Classes have begun, and like any student, I look for new ways to punt my work, or at least ways to take a break. But I think I should learn something on my breaks, or expand my horizons, or something. So instead of watching Strong Bad emails over and over again, I’ve taken to reading some of the assorted writings of the original computer science Dutch Master, Edsger W. Dijkstra. They’re pretty well written, and often quite provocative. I’m not sure I agree with him, but he expresses himself so well that it’s a pleasure to read them.
In fact, I should compile a list of websites with interesting things to read or learn in order to make my puntage a better use of my time. Of course, the risk is that I spend all my time punting (in which case, can you really call it punting?), but I’m not too worried. For example, for some good music reviews and other commentary, check out The High Hat. If any of the 5 people who read this have any other good links, send ’em along.
My prelim is in a scant 13.5 hours. I took today off (mostly) and went into San Francisco, walked around a bit, popped into the library, and went to one of the cheapest sushi places I’ve seen ($4.25 for the 7 piece nigiri), ate too much wasabi, talked to Adam about this and that on the phone while he waited for a bus that neglects its duty to stop and pick up passengers, sat in a cafe rederiving forward and backward linear prediction filters (I said it was only mostly off) and revising (to use the Brit expression) my measure theory, hung out with Ann, watched The Discreet Charm of the Bourgeosie by Buñuel, which was hilarious, and then went to Nirvana, the fabulous “Burmese” noodle place in the Castro. All in all, a satisfying relaxing day.
The Castro Theater, which is where we saw the movie, is one of the coolest things (to me) about San Francisco. It’s an old-style movie house, with a balcony, wood seats upholstered in red velvet, tall ceiling, with a chandelier, and gold paint on some pretty elaborate molding on the walls. And they show foreign/old/art films. And before each screening there’s a guy who comes out and plays the organ for about fifteen minutes. Today he played a medly of old tunes, including “Blue Skies,” which is one of my favorites. In fact, Brent Spiner singing it was about the only good thing in the last Star Trek movie. In any case, I’ll be going there next week to see Errol Flynn as Robin Hood on the big screen — how could I resist? Daffy Duck would be so jealous.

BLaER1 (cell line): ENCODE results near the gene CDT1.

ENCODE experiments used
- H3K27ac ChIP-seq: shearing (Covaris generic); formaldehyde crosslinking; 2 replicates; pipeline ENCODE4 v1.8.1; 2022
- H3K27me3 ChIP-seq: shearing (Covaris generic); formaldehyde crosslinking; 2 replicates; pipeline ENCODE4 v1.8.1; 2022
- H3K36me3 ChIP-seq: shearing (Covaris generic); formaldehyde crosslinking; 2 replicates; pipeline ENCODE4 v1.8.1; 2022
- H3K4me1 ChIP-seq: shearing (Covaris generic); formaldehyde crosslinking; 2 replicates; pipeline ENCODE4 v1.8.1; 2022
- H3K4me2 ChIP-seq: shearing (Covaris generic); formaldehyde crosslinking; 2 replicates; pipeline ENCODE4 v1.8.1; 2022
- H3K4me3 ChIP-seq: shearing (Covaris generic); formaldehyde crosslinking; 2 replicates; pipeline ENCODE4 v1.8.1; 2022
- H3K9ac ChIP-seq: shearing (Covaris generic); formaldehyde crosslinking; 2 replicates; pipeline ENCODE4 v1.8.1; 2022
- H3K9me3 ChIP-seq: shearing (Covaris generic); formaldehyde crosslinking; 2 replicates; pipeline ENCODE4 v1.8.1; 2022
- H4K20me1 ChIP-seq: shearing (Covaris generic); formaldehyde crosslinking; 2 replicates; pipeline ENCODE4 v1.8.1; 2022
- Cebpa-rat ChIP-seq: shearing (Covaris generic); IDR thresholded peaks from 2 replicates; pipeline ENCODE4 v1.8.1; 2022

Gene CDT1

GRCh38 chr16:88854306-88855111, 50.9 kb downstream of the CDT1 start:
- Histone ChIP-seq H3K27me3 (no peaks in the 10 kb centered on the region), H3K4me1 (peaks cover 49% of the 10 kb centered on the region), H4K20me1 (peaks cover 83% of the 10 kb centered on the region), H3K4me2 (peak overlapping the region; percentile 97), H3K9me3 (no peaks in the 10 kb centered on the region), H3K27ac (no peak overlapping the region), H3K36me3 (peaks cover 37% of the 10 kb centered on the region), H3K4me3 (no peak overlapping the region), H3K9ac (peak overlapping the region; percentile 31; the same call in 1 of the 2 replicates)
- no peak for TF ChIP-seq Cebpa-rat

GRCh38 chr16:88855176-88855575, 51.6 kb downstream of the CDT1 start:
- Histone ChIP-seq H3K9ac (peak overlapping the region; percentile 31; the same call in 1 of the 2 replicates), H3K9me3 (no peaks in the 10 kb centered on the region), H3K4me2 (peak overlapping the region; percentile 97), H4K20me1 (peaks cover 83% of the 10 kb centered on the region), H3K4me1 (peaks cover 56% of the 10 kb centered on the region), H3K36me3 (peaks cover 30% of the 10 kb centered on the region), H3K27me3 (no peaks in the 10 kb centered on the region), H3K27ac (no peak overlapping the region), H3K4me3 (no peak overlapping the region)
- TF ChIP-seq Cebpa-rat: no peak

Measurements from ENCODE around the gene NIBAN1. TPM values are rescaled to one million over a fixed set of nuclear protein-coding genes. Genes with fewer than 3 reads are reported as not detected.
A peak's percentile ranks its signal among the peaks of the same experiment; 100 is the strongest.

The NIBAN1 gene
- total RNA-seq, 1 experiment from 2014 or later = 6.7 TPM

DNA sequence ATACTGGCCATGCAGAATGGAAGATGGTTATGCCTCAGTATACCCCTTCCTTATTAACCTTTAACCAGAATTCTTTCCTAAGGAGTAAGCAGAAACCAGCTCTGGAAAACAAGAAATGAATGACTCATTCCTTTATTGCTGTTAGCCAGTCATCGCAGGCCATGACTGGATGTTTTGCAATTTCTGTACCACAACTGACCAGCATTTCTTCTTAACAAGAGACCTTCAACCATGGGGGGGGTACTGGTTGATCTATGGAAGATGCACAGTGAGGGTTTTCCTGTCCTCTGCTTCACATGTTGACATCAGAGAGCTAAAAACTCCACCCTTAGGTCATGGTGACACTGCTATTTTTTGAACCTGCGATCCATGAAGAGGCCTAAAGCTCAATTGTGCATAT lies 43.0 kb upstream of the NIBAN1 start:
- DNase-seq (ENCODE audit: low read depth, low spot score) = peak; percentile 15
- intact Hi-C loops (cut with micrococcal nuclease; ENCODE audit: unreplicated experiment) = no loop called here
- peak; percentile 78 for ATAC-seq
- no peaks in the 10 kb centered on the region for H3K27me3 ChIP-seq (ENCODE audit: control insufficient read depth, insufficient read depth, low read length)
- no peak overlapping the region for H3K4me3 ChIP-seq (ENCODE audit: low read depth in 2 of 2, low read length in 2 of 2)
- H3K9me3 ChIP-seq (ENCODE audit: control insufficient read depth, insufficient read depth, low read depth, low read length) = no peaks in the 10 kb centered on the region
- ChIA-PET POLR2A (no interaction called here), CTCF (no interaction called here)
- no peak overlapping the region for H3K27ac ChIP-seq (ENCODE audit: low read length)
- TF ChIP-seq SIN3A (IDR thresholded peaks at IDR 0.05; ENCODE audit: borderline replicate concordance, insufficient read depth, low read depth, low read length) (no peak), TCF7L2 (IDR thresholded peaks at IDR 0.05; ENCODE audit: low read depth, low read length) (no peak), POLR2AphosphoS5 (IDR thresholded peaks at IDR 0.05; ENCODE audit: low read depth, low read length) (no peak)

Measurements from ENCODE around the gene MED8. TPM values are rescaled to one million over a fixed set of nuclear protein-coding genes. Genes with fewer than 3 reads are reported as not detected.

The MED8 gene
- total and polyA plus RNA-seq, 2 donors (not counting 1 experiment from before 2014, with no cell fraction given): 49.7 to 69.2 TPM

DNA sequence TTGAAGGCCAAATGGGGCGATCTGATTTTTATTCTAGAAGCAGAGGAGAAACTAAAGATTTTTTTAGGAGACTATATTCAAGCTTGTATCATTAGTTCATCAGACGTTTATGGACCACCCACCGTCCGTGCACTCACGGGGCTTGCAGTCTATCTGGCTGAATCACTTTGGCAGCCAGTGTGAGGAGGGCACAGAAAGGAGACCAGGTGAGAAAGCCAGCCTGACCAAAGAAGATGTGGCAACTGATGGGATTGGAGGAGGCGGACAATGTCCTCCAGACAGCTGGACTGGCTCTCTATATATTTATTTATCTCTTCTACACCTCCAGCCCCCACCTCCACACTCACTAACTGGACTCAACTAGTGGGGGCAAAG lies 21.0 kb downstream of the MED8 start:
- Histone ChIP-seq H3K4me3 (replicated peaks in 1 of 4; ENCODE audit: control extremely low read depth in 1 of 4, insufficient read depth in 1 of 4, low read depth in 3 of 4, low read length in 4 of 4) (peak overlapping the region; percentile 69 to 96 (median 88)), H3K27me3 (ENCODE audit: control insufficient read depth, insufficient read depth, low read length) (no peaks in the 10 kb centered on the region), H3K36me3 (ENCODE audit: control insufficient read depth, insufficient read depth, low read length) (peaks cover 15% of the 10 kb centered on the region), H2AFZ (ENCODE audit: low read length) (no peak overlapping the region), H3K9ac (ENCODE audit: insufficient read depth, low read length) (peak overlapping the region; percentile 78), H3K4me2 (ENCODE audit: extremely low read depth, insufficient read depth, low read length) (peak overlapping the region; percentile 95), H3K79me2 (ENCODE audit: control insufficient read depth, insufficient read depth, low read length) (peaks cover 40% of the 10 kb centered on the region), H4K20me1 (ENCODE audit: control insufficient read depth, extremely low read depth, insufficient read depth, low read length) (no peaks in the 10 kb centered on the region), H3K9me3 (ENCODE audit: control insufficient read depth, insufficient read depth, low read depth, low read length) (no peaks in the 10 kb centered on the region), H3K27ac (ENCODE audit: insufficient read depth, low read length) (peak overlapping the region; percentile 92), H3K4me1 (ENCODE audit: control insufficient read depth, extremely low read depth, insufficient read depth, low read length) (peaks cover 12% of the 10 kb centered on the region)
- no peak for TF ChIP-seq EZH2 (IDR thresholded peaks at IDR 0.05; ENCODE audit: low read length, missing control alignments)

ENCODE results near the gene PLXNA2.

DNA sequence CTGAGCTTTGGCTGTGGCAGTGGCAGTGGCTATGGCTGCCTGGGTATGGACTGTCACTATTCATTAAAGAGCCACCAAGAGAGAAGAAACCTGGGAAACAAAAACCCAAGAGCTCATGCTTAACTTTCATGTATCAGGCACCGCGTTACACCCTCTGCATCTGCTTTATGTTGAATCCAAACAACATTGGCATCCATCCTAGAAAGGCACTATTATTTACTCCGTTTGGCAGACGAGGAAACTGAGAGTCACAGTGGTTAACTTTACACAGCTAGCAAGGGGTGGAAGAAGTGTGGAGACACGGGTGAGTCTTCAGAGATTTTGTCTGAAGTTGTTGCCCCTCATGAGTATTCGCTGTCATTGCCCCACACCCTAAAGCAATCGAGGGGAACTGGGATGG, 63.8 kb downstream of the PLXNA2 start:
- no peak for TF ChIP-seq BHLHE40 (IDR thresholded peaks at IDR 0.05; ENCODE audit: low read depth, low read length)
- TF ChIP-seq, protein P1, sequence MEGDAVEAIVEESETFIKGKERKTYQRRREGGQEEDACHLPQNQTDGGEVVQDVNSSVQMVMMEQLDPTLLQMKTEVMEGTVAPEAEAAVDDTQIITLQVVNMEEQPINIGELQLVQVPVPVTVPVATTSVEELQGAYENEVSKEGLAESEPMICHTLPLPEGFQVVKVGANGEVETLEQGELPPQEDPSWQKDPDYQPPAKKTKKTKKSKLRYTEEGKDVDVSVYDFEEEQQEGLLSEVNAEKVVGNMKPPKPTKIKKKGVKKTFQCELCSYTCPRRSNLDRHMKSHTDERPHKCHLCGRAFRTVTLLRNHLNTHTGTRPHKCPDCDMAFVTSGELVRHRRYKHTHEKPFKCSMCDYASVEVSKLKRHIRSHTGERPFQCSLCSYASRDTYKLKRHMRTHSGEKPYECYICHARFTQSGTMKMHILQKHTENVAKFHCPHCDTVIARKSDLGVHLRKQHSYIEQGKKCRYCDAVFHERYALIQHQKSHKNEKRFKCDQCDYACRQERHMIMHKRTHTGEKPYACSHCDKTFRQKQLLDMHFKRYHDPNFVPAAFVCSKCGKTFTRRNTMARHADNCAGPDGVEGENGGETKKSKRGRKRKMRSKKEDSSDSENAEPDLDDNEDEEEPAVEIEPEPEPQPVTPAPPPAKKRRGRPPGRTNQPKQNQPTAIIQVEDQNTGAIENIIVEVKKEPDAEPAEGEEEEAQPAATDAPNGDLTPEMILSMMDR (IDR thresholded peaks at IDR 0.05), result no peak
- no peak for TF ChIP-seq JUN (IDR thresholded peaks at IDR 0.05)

So I have a subscription to GreenCine. Why, you may ask? Because they carry almost all of the films mentioned in a recent NY Times article. While watching a play on film is certainly not the same as watching it in a theater, I get to see people like Lee J. Cobb and Katherine Hepburn doing some really meaty theater. I could gush about this for minutes on end.
Coming up in my queue sometime — James Earl Jones in King Lear. That should be interesting. “Had I your tongues and eyes I’d use them so that heaven’s vault should crack.”
Of course, I’ve already said how fantastic the Gotan Project is. Makes me feel I should be sweating in Buenos Aires in front of my typewriter, cigarette burning in the ashtray, feverishly writing my manifesto… only I don’t smoke. And I’ve never been to Buenos Aires.
Descubrimos vos y yo
en el triste carnaval
una musica brutal
melodias de dolor
Despertamos vos y yo
y en el lento divagar
una musica brutal
encendio nuestra pasion
Dame tu calor
bebete mi amor